New Hope for Treating Chronic Kidney Disease in Type 1 Diabetes
New research is sorely needed to test therapies for chronic kidney disease for those with type 1 diabetes, such as there is for type 2 diabetes. Researchers at EASD 2023 pointed to a new study, FINE-ONE, which will be recruiting in coming months and promises to add new data to the quest.
Treatments for chronic kidney disease (CKD) have increasingly become available for those with type 2 diabetes. Most recently, the SGLT-2 inhibitor Jardiance (empagliflozin) was approved to treat CKD in adults with or without type 2 diabetes. Despite the fact that people with type 1 diabetes are more likely to encounter dangerous kidney complications, medications for CKD have remained frustratingly not FDA approved for those with type 1 diabetes.
Now, with new research exploring this urgent need, that could soon change. A panel at EASD 2023 in Hamburg, Germany, explored this urgent need to begin more clinical trials to find ways to safely bring these treatments to those with type 1 diabetes, calling for more studies and highlighting the FINE-ONE trial, which is set to begin in the coming months.
Historically, there have been few clinical trials testing medications for CKD in type 1 diabetes
The problem has long been the absence of enough clinical trials testing these drugs in the type 1 diabetes population, which has been considerably harder to study for renal damage and failure. Many drugs approved for type 2 diabetes – include SGLT-2 inhibitors and GLP-1 receptor agonists, as well as finerenone (sold under the name Kerendia) – lower glucose levels and also protect kidney and cardiovascular health.
In addition to the lack of clinical trials, the fear that these medications could dangerously lower glucose levels and result in hypoglycemia, and perhaps even cause euglycemic DKA (EDKA), has hampered research.
Recognizing the possibility of hypoglycemia and EDKA, caution is warranted, such as perhaps requiring continuous glucose monitors (CGM) to protect against dangerous lows. Ultimately, researchers maintained that this population deserves trials to explore access to these treatments that hold such potential to improve and save lives.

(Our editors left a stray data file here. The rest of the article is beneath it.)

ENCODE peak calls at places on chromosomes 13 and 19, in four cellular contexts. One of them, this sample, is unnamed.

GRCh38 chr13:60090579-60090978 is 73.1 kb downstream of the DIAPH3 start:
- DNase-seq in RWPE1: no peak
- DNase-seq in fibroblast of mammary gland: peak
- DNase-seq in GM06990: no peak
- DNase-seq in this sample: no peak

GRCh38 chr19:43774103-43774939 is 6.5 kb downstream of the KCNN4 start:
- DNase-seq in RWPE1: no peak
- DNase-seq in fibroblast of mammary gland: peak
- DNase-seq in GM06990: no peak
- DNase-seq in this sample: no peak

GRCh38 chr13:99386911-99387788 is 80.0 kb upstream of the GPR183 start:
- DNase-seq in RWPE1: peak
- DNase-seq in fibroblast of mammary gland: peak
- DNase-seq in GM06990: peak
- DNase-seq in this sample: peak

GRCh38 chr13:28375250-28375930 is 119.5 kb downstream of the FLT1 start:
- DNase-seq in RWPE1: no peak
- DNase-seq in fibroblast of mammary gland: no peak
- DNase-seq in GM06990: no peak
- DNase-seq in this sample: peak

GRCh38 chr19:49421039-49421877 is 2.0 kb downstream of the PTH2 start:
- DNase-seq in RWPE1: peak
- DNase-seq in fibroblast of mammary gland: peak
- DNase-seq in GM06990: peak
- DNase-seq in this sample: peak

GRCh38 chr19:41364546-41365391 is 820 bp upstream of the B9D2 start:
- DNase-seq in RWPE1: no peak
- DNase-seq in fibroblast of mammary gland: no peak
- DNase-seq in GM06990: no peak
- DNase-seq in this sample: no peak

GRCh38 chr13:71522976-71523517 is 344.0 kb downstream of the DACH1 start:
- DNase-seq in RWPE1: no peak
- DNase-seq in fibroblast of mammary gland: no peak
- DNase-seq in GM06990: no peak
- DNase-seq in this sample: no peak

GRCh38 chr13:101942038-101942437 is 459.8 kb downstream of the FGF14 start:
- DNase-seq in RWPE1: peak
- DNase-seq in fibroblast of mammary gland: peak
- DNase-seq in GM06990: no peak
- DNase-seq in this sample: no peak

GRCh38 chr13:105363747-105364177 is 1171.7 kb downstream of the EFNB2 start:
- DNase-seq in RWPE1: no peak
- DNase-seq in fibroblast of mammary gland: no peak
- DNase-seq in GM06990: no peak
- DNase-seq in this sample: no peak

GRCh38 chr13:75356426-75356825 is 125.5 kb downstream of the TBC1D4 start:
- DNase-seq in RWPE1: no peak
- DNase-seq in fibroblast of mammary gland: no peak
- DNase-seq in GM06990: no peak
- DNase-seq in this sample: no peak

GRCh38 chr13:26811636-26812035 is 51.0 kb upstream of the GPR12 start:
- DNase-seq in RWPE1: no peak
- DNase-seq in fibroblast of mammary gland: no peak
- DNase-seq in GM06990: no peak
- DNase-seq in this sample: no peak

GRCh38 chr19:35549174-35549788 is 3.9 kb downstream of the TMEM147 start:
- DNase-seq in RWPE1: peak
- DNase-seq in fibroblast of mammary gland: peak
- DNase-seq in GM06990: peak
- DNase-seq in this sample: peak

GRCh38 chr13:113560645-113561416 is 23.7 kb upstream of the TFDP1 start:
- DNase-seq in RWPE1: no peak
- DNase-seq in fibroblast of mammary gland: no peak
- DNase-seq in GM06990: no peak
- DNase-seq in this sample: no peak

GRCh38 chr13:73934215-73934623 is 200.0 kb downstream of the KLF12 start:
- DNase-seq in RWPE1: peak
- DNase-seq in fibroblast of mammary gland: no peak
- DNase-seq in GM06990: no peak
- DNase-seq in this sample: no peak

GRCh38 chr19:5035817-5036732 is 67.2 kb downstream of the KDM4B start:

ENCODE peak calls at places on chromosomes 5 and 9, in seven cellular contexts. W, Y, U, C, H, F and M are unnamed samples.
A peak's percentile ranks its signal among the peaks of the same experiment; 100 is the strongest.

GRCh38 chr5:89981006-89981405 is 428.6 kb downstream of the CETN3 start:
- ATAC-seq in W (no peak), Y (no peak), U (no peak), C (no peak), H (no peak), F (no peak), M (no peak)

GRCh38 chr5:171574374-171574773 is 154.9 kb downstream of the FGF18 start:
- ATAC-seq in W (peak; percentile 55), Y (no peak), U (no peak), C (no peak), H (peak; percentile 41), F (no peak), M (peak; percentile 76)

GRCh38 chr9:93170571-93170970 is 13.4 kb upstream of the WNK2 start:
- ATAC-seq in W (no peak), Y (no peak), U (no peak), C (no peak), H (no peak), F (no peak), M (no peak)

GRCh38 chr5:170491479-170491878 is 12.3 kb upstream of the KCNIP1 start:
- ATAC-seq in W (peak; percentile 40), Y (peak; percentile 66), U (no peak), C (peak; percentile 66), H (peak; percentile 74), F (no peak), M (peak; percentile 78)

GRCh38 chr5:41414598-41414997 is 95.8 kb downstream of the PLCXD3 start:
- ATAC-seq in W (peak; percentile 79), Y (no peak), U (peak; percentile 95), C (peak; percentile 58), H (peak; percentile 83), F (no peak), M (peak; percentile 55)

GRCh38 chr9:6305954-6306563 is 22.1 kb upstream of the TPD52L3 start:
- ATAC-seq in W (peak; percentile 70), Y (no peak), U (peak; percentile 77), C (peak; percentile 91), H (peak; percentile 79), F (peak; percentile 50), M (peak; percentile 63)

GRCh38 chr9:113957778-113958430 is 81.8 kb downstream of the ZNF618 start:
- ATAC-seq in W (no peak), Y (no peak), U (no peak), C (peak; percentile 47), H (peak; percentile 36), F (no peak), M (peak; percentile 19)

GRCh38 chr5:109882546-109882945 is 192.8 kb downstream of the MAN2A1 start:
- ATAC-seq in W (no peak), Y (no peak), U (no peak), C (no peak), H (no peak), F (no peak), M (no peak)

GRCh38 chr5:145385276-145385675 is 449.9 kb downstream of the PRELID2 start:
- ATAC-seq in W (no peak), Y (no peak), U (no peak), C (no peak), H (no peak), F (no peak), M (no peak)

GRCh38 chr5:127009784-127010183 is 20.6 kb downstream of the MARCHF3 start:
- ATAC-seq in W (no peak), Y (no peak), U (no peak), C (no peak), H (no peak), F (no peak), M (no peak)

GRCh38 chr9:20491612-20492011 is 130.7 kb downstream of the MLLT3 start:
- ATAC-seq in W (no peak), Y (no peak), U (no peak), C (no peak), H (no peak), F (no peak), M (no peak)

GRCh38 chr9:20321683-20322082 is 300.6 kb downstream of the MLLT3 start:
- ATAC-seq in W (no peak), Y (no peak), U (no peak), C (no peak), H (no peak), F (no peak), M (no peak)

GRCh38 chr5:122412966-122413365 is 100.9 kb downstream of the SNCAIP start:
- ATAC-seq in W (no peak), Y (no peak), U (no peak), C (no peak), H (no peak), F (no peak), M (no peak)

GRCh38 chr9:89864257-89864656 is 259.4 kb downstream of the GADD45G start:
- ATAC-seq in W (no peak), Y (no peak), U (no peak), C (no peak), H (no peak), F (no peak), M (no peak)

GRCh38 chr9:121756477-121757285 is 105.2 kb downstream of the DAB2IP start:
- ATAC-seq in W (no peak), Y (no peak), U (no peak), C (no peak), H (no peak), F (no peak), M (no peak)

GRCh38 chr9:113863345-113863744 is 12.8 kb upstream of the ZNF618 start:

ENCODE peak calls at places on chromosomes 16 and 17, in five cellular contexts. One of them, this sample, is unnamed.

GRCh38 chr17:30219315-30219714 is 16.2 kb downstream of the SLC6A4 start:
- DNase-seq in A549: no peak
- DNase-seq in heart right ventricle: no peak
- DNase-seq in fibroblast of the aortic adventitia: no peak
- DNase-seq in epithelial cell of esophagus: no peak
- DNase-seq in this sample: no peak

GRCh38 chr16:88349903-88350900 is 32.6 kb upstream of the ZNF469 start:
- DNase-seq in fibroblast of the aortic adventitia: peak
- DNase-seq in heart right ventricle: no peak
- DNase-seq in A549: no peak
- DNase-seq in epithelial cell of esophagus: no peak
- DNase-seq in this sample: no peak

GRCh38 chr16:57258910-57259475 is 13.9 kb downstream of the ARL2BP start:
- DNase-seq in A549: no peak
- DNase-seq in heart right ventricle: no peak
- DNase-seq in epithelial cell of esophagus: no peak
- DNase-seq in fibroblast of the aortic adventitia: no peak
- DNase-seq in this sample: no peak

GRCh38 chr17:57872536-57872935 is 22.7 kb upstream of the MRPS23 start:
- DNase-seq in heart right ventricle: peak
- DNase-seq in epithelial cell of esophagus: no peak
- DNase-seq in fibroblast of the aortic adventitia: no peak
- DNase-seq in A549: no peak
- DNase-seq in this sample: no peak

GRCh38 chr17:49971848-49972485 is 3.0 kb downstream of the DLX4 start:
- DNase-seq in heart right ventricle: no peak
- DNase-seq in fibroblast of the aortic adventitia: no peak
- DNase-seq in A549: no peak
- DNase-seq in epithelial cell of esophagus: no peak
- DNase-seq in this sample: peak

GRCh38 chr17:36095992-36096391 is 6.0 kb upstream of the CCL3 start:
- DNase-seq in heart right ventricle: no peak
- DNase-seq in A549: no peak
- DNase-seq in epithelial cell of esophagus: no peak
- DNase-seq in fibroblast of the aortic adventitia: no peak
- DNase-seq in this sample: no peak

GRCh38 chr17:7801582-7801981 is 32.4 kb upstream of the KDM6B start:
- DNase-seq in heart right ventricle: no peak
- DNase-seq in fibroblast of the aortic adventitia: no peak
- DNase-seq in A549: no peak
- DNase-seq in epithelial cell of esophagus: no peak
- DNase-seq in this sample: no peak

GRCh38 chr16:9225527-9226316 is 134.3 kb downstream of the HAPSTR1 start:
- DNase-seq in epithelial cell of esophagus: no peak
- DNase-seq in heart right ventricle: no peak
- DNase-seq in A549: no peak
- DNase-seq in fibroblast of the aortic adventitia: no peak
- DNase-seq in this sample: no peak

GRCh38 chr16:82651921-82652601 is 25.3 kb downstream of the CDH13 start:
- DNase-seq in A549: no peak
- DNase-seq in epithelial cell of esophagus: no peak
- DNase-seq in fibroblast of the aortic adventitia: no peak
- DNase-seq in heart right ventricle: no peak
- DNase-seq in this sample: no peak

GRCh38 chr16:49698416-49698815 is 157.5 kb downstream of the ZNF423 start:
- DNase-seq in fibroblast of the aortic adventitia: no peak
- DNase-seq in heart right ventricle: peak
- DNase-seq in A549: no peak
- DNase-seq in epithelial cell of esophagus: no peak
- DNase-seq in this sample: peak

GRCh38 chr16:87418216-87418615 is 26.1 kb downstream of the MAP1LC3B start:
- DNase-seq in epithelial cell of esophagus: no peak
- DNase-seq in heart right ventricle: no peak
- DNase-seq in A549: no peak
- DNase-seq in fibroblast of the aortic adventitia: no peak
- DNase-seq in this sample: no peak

Dr. Kathleen Tuttle of the University of Washington presented a sophisticated algorithm using electronic health records to better identify patients with type 1 diabetes and CKD. She also emphasized the increased risk of both kidney and heart disease in type 1 diabetes.
There is a critical need for more research and large scale studies, Tuttle said, citing the overall prevalence of CKD in those with type 1 diabetes of nearly 30%.
Furthermore, Tuttle said, kidney complications increase with age, with CKD affecting 38% of those with type 1 over 60 years old, and at more than 70% for those over 80 years. More than half of all people with type 1 diabetes have stage 3 CKD and, disturbingly, more than 1 in 5 overall have kidney failure, likely requiring dialysis or a transplant.
FINE-ONE trial to investigate finerenone in type 1 diabetes
Dr. Hiddo Lambers Heerspink, professor of clinical trials and personalized medicine at University Medical Center Groningen, Netherlands, detailed the alarming rates of severe albuminuria progressing to kidney failure and mortality among the type 1 population in recent decades.
Given that it has been 30 years since the last trial investigating new treatment for kidney disease in those with type 1, it is high time for more attention, research and innovation in this area, Heerspink said. The last trial in type 1 diabetes was for the ACE inhibitor captopril (sold under the brand name Capoten) in 1993, while there have been numerous studies since then looking at CKD in those with type 2 diabetes.
But that is about to change with the launch of Bayer’s FINE-ONE trial, the first in decades to test a medication to treat CKD in type 1 diabetes.
“Few therapeutic options are available for patients with type 1 diabetes and CKD despite the high risk of morbidity and mortality,” Heerspink said. “FINE-ONE is the first trial in 30 years that seeks an indication for the treatment of type 1 diabetes and CKD.”
The new trial, which is expected to begin recruiting adults with type 1 early in 2024, uses change in albuminuria as a “bridging biomarker to translate the evidence for kidney protection with finerenone from type 2 to type 1 diabetes,” he said. The trial will also evaluate the safety of the drug in people with type 1 diabetes.
The kidney protective effects of finerenone in type 2 diabetes are almost completely explained by finerenone’s ability to reduce albuminuria, protein in the urine, Heerspink said. The role of albuminuria in the progression of CKD is similar in both types of diabetes.
Although FINE-ONE is a great start, more research is needed, including with GLP-1 receptor agonists like semaglutide and tirzepatide. Indeed, an analysis presented at EASD 2022 showed that tirzepatide may protect against kidney disease. These drugs are needed not only to lower glucose but also for their benefits in preventing and treating kidney and heart disease.